James Jackson, a white 28-year old racist from Baltimore, confessed to traveling to New York City with a plan to specifically kill black men. In a mission to deter interracial relationships and gain greater media attention, the Army veteran, prowled the streets of Midtown Manhattan. With total presence of mind and armed with a sword and 2 smaller knives, Jackson randomly targeted and repeatedly stabbed a 66-year-old black man, Timothy Caughman. He told the newspaper his aim was to force women in interracial relationships to reconsider, hoping to make white women think: “Well, if that guy feels so strongly about it, maybe I shouldn’t do it.”
“I had been thinking about it for a long time, for the past couple of years,” he confessed. He complained about the white race “being eroded” reportedly saying, “it’s like every other commercial [on television] in the past few years has a mixed-race couple in it.” Jackson admitted he “hates black men,” but would rather have killed “a young thug” or “a successful older black man with blondes. These younger guys that put white girls on the wrong path … people you see in Midtown.” Jackson, who was raised in what was described as a churchgoing, liberal family in a Baltimore suburb, said his ideal society is “1950s America.”
In a mission to deter interracial relationships and gain greater media attention, the Army veteran, prowled the streets of Midtown Manhattan.
After plunging a 2-foot blade into Caughman’s chest and killing him, Jackson’s murderous ambition diminished. “I’m sorry I killed that man. It was pitch black, I picked a dark place. I didn’t know he was elderly.” Upon completing his plan, he allegedly “got depressed … saw it was too late. It’s irreversible,” Jackson said, adding, “I figured I would end up getting shot by police, kill myself, or end up in jail.”
The victim was approached from behind, as he was standing alone and collecting bottles for recycling at a trash bin near his home last week. He was brutally attacked with a sword, staggered into a police station and later died at a hospital. Mr. Caughman, who grew up in Queens, was remembered as a gentleman, a celebrity autograph enthusiast and an overall good neighbor. Childhood friends of his attended the hearing and said he was a kind man who didn’t deserve the brutality. “Tim Caughman did not deserve to die like that,” said Portia Clark. “Nobody does. I mean, come on, we’re black, white, yellow, brown — that’s ridiculous. We’re trying to get along.”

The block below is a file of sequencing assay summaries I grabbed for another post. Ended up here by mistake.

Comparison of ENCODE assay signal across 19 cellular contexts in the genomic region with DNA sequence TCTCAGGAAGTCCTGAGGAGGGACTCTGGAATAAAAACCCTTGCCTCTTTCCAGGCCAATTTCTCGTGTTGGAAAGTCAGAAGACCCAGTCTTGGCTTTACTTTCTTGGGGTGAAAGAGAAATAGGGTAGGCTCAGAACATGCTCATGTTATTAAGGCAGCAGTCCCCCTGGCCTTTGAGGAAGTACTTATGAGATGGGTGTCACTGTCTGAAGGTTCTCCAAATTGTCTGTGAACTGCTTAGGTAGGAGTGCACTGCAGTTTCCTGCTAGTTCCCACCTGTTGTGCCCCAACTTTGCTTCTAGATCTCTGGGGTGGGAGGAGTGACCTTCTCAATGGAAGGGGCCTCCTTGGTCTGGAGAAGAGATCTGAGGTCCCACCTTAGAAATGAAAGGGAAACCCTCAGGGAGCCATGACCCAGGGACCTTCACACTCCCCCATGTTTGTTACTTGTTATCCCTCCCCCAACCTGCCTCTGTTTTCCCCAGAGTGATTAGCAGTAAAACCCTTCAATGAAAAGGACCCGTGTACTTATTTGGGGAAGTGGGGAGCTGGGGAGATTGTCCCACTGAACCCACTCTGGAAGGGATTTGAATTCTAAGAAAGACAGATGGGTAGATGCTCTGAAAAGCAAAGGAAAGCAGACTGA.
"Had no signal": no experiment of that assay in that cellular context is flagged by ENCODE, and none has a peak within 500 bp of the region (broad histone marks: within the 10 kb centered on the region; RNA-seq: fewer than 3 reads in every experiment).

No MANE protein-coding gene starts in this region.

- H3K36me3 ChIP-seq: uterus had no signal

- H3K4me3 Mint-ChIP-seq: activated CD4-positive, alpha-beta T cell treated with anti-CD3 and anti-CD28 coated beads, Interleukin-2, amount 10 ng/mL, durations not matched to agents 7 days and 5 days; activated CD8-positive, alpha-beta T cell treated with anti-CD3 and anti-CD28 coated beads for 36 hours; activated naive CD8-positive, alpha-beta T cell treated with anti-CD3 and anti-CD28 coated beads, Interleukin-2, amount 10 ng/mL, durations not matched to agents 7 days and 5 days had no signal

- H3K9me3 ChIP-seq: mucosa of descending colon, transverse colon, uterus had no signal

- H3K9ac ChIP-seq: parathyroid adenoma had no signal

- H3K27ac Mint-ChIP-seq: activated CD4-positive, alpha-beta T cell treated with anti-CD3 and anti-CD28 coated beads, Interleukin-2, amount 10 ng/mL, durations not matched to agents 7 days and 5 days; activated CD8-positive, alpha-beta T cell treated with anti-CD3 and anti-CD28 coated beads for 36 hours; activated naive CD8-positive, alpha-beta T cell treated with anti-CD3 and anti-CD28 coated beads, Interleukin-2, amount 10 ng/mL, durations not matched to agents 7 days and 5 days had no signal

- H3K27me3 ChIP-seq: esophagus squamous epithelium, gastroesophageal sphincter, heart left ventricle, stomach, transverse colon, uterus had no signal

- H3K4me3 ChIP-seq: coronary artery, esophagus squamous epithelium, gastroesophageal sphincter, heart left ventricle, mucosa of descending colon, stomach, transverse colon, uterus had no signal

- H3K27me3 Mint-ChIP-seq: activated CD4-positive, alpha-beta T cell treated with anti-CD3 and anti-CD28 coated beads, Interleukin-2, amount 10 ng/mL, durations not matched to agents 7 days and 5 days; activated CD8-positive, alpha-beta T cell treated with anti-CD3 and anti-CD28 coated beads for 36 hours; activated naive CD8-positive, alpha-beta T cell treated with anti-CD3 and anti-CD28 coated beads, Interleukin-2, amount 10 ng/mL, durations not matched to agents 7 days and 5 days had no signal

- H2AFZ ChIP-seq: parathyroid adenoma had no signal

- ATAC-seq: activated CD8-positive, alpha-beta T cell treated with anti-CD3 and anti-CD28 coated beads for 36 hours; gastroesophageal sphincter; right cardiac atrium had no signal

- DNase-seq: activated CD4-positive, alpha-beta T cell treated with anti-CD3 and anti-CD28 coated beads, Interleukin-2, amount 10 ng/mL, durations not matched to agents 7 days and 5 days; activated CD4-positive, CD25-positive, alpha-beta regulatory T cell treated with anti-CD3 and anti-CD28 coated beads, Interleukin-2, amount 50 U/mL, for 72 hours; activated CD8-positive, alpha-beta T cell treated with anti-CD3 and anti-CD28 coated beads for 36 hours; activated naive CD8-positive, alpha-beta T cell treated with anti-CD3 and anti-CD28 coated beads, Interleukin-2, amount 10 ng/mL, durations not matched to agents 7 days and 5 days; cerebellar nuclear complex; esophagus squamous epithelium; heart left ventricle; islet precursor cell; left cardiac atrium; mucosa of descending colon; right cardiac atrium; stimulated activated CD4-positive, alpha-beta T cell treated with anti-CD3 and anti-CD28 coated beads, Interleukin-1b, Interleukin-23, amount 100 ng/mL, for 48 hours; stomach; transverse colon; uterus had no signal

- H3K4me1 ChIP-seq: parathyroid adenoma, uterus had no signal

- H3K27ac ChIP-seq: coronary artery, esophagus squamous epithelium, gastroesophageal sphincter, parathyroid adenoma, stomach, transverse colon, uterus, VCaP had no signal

District Attorney Cy Vance said in his statement Monday that the alleged killer chose Midtown Manhattan for his scene of the crime because New York was a city where “people of different races live together and love one another. We must never take for granted New York’s remarkable diversity. We must celebrate it, protect it, and refuse to let violence and hate undermine the progress we have made as a city, a state, and a nation.”
“Tim Caughman did not deserve to die like that…Nobody does. I mean, come on, we’re black, white, yellow, brown — that’s ridiculous. We’re trying to get along.”
Prosecutors say this was a hate crime and “most likely an act of terrorism.” Jackson is charged with murder as a hate crime and faces life in prison without parole if convicted of the charges filed by the city’s district attorney’s office. In addition to the terrorist charge, he faces illegal weapons possession charges. We should also think of it as a lynching, the latest episode in an American form of racial violence that stretches back to the 19th century. By understanding Caughman’s murder as a lynching, we gain clarity into how racial violence is more than hate—how it’s meant to enforce racial caste by making an example of violators, or anyone who might be a violator. And in turn, we can use today’s context to help understand the past and gain insight into how it felt for black Americans at the time. To call Jackson’s professed attack an act of terrorism is also to recontextualize the age of lynching as an earlier age of terrorism, forgotten by most, but whose scars still linger in the memory of black America.
While the President has called out specific terror attacks abroad by Muslim extremists, he’s been largely silent about the surge in hate crimes in the U.S., except to say he condemns racism and hate crimes generally. In response to Jackson’s arrest, New York City Council Speaker Melissa Mark-Viverito issued a statement connecting the racially motivated murder to an atmosphere of hate enabled and encouraged by President Donald Trump’s election:
In the two months since the President has taken office, hate crimes in New York City – and across the country – have skyrocketed. The repulsive rhetoric and polarizing actions that have come out of this Presidential Administration are appalling and have only served to empower the ugly underbelly of racism that still exists in our country. The arrest of James Harris Jackson, a white supremacist who reportedly traveled to New York City intent on ‘murdering black people’ is deeply disturbing and indicative of a greater divide in our country which Donald Trump has only made worse. There is simply no place for hate or intolerance in our City. The Council will continue to work around the clock in close partnership with the NYPD, public safety officials and the Administration as we keep New York City safe, welcoming and secure for all those who live here.
White rage somehow seems to repeatedly lead to fallen black bodies and unfortunately this heightened white supremacist climate will only get worse before it gets better. Stay strong, stay alert & stay safe, especially our brothers.